We usually talk about the power of a quantum computer by examining the separation between sets of gates that we know we can efficiently simulate on a classical computer (i.e. problems in the class BPP), and universal gate sets which, by definition, can implement any quantum algorithm, including BQP-complete algorithms. So, assuming a separation between BPP and BQP, there is a separation in the power of the algorithms that can be implemented with these gate sets, and the separation between these gate sets can be as simple as the availability of one gate (two classic examples are the Clifford gates + the $\pi/8$ phase gate, and Toffoli+Hadamard). In effect, you need a universal gate set in order to gain a computational speed-up. However, this is specifically about algorithms with polynomial running times.

What are the requirements that distinguish the power of a quantum computer which is intended solely to provide a polynomial speed-up on a problem outside BPP? For example, a device built solely for the purpose of implementing a Grover's search. Presumably the D-Wave machines fall into this category.

To be clear, I require a speed-up that changes the scaling relation. If there's a classical algorithm that requires time $O(2^n)$, then obviously there are many different ways of physically implementing it which have different running times, but all will be $O(2^n)$. I'm interested in identifying what it is in a quantum computer that permits a better scaling (but not a reduction to polynomial time running).

Asked another way: think about the D-wave machine (although I am not aiming to be limited to just talking about this case), which we believe is doing something coherent, and for a given problem size, seems to be quite speedy, but we don't know how it scales. Can we know a priori, from details of its architecture, that it at least has the potential to provide a speed-up over classical? If it were universal for quantum computation, then it certainly would have that potential, but universality probably isn't necessary in this context.

Part of what I'm struggling to get my head around, even in terms of defining the question properly, is that we don't have to have a universal gate set because it doesn't necessarily matter if the gate set can be efficiently simulated on a classical computer, just so long as the overhead in performing the simulation is similar or worse than the speedup itself.

  • $\begingroup$ To facilitate the answer: is the polynomial speed-up the hard requirement here, or would a linear speed-up also be satisfactory? $\endgroup$ – agaitaarino Apr 13 '18 at 5:37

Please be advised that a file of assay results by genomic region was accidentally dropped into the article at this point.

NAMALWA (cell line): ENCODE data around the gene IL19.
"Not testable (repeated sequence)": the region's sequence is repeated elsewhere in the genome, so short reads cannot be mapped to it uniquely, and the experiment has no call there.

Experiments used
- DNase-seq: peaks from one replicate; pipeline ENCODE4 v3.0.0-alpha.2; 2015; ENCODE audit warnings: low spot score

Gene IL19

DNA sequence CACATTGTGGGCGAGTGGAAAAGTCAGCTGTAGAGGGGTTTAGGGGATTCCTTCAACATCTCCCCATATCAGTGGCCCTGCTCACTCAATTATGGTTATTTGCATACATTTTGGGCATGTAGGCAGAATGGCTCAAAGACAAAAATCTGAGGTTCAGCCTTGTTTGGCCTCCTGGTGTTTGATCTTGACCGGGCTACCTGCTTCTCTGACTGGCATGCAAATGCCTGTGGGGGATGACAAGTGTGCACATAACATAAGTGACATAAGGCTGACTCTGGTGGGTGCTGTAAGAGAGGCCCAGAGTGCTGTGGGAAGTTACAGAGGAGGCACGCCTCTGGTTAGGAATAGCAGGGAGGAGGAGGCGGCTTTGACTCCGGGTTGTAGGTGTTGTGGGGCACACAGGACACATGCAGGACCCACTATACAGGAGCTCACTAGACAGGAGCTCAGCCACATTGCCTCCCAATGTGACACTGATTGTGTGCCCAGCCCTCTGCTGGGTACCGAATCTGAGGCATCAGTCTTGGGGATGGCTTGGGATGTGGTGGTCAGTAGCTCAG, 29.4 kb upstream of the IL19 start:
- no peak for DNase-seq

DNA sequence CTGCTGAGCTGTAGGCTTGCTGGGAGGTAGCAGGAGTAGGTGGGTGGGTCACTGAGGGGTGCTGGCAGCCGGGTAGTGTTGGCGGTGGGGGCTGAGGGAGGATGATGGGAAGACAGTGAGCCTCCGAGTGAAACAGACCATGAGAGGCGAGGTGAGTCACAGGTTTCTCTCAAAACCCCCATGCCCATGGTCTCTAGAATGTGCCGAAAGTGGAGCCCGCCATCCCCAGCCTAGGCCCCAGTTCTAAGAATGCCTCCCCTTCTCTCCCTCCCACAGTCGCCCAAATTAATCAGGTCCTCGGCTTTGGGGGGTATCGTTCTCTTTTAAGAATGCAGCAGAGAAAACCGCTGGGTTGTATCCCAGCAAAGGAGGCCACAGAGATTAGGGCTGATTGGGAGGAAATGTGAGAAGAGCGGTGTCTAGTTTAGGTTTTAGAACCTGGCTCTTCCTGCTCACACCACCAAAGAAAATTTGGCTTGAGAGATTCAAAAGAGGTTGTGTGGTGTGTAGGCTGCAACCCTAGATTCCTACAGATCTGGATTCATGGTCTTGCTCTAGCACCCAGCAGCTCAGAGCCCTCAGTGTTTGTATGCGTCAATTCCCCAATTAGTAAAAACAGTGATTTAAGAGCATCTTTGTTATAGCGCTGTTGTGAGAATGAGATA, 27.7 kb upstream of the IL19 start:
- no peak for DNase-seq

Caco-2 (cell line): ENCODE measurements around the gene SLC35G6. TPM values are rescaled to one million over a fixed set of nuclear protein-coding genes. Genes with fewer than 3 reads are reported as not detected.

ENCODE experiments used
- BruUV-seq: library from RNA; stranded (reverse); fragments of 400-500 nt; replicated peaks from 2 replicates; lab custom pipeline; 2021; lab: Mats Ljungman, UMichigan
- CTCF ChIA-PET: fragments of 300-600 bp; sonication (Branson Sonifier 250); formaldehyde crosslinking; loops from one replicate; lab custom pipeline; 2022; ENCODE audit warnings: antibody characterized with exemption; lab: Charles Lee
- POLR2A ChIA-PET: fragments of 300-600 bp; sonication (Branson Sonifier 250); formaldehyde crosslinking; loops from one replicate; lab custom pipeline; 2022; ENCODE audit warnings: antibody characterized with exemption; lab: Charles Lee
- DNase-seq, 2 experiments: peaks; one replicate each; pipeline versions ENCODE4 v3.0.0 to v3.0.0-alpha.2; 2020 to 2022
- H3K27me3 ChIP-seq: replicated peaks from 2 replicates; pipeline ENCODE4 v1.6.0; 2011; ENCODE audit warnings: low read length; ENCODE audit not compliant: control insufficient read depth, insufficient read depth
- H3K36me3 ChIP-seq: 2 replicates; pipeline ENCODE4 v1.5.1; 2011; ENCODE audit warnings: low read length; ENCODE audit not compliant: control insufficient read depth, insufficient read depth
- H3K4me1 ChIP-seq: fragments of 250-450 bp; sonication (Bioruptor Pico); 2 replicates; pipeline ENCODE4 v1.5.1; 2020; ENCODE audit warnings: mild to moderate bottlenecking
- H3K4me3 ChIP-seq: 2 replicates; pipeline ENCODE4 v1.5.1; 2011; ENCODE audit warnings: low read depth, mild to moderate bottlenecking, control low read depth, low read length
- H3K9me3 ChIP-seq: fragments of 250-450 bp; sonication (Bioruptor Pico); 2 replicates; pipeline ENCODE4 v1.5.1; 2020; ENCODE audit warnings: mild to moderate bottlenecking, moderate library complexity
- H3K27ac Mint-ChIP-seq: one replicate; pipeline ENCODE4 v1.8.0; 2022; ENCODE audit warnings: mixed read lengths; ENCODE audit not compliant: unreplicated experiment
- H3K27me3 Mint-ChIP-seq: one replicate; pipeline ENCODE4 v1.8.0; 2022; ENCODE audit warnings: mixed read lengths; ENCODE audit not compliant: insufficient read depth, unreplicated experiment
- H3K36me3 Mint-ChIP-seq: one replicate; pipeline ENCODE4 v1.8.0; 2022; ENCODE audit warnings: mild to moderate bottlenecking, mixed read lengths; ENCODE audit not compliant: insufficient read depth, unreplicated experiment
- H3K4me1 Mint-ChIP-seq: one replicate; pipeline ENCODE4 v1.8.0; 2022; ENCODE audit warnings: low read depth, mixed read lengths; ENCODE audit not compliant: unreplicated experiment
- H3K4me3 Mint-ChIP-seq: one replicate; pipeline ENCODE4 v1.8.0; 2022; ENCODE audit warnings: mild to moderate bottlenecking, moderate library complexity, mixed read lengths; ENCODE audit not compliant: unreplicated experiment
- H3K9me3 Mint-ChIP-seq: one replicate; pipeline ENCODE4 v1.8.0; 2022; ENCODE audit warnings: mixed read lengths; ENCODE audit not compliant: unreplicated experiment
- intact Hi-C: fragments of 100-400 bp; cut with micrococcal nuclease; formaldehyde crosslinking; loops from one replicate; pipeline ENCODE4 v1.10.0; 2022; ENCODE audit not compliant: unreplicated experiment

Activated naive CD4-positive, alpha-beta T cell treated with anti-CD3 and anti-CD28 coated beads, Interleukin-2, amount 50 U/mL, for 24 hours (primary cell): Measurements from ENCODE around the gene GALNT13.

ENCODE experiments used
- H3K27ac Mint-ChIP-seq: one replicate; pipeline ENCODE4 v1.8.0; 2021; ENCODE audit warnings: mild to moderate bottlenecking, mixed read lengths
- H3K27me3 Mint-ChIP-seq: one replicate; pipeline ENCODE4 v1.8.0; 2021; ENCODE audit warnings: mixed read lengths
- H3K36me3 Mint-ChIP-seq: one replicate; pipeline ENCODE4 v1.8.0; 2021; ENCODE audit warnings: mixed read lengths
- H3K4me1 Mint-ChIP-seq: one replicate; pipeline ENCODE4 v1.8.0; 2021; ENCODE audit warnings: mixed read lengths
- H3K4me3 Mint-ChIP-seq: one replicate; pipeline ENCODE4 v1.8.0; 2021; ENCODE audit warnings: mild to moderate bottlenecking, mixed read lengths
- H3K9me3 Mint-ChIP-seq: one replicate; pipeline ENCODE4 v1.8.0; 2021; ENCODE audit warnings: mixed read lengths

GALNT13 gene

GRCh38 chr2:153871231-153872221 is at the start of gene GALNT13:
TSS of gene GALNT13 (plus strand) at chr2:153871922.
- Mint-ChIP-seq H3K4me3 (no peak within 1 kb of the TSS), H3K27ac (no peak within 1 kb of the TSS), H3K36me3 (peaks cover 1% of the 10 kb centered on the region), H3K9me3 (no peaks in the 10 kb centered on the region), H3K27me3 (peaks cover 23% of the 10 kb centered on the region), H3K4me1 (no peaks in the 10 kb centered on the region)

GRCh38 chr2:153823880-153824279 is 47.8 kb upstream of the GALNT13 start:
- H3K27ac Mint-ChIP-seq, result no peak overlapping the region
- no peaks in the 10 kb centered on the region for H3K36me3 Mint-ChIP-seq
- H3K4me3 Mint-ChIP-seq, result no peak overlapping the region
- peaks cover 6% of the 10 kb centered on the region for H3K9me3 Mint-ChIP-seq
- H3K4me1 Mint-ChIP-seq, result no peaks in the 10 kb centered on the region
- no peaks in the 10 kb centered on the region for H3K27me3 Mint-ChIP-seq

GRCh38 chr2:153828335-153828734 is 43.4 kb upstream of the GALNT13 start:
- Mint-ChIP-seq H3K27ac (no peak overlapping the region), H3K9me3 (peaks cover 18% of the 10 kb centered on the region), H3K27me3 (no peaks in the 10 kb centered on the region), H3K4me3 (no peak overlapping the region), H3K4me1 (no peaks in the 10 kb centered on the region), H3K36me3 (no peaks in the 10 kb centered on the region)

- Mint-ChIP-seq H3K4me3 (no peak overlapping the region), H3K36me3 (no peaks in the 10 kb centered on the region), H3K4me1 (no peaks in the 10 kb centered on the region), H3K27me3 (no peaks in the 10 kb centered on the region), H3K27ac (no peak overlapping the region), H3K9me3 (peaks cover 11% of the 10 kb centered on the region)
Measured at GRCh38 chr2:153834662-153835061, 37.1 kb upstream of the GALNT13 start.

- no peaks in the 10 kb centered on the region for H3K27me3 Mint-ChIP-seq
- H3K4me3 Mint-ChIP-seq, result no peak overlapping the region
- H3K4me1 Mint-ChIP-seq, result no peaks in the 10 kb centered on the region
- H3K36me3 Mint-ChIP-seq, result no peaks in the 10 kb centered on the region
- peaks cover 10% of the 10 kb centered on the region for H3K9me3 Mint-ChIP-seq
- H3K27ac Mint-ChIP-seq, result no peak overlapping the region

• $\begingroup$ @DaftWullie If we always talk about the computational complexity by space/time complexity, then does this means essentially complexity is related with spacetime structure? And accordingly the speedup of quantum computer beyond classical computers (in our trivial 4D spacetime structure) is based on their capability to break the trivial spacetime structure (by entanglement for example)? Then we need to check how a quantum algorithm can warp the spacetime and create spacetime shortcuts to speedup the computation. $\endgroup$ – XXDD Oct 30 '18 at 7:08
  • $\begingroup$ @XXDD Comments are not a place to ask a new question. However, what you're essentially asking (I guess) is whether new physics (such as the unification of gravity with quantum) yields new models of computation. On the other hand, some reasoning along these lines leads you to physical limits - how densely can I store information (before it turns into a black hole). how quickly can I perform a two-bit operation (two bits, as small as possible, but communicating at the speed of light)? These things are readily answered... $\endgroup$ – DaftWullie Oct 30 '18 at 7:49
  • $\begingroup$ @DaftWullie You are absolutely right. I was just wondering that maybe the speedup of QC can only be understood if we know how spacetime geometry is constructed from quantum information, so we can answer your question from a geometric perspective since complexity is just distance there. $\endgroup$ – XXDD Oct 30 '18 at 8:19
  • $\begingroup$ @XXDD spacetime is flat in quantum information. $\endgroup$ – DaftWullie Oct 30 '18 at 8:23

I am not sure if the answer to this question, in the sense of not just necessary but also sufficient conditions, is actually known.

However, simply using handwaving arguments, you can identify a few actual requirements (necessary conditions):

  1. Initialization. Without initializing your system, the result will be arbitrary. In fact, you might include all of the five DiVincenzo criteria for quantum computing in the first place.

  2. Superpositions or quantum parallelism. Without superposition, you cannot process "more" information than possible classically.

  3. Interference. Without interference, you cannot make use of the "extra" information gained from superposition.

  4. Measurement. Without measurement, you cannot get a (classical) result from the computation.


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